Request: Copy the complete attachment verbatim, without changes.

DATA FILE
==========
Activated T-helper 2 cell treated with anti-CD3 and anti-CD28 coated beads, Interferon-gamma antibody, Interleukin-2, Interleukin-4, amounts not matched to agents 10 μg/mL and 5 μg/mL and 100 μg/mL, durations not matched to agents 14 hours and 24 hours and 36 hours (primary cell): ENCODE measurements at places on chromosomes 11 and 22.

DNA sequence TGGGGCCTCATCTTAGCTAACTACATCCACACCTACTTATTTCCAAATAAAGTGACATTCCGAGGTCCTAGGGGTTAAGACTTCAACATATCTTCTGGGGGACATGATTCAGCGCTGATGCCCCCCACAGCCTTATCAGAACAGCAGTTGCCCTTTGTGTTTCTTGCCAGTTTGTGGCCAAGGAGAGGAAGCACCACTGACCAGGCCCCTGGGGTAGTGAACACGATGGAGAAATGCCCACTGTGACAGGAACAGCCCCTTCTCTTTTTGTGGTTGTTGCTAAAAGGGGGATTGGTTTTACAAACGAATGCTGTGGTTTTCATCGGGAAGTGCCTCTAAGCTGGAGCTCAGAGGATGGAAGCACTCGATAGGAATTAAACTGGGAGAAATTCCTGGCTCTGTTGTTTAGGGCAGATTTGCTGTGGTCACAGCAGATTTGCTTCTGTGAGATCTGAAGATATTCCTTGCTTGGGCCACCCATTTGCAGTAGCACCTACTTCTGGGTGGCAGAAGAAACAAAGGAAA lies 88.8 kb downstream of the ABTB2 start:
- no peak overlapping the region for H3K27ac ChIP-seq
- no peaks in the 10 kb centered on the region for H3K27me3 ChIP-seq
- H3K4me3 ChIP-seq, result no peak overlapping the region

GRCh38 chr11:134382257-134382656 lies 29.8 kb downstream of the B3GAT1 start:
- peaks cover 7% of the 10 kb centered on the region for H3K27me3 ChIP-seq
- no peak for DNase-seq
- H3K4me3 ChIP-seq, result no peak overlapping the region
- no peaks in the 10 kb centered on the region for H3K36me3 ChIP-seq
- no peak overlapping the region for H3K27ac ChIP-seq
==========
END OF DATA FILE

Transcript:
Activated T-helper 2 cell treated with anti-CD3 and anti-CD28 coated beads, Interferon-gamma antibody, Interleukin-2, Interleukin-4, amounts not matched to agents 10 μg/mL and 5 μg/mL and 100 μg/mL, durations not matched to agents 14 hours and 24 hours and 36 hours (primary cell): ENCODE measurements at places on chromosomes 11 and 22.

DNA sequence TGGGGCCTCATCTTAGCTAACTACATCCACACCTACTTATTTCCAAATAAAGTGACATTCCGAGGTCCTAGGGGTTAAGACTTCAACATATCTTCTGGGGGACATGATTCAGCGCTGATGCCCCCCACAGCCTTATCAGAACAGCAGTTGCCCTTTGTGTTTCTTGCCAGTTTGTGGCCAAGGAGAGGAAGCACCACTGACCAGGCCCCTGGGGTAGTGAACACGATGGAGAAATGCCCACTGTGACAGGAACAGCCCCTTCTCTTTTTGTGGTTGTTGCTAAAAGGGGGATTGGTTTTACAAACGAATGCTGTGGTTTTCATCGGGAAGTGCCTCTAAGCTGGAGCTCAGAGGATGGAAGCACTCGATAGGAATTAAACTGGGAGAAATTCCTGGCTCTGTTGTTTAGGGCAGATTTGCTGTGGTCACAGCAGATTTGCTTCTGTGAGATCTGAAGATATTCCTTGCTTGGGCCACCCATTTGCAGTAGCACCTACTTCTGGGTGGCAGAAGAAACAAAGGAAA lies 88.8 kb downstream of the ABTB2 start:
- no peak overlapping the region for H3K27ac ChIP-seq
- no peaks in the 10 kb centered on the region for H3K27me3 ChIP-seq
- H3K4me3 ChIP-seq, result no peak overlapping the region

GRCh38 chr11:134382257-134382656 lies 29.8 kb downstream of the B3GAT1 start:
- peaks cover 7% of the 10 kb centered on the region for H3K27me3 ChIP-seq
- no peak for DNase-seq
- H3K4me3 ChIP-seq, result no peak overlapping the region
- no peaks in the 10 kb centered on the region for H3K36me3 ChIP-seq
- no peak overlapping the region for H3K27ac ChIP-seq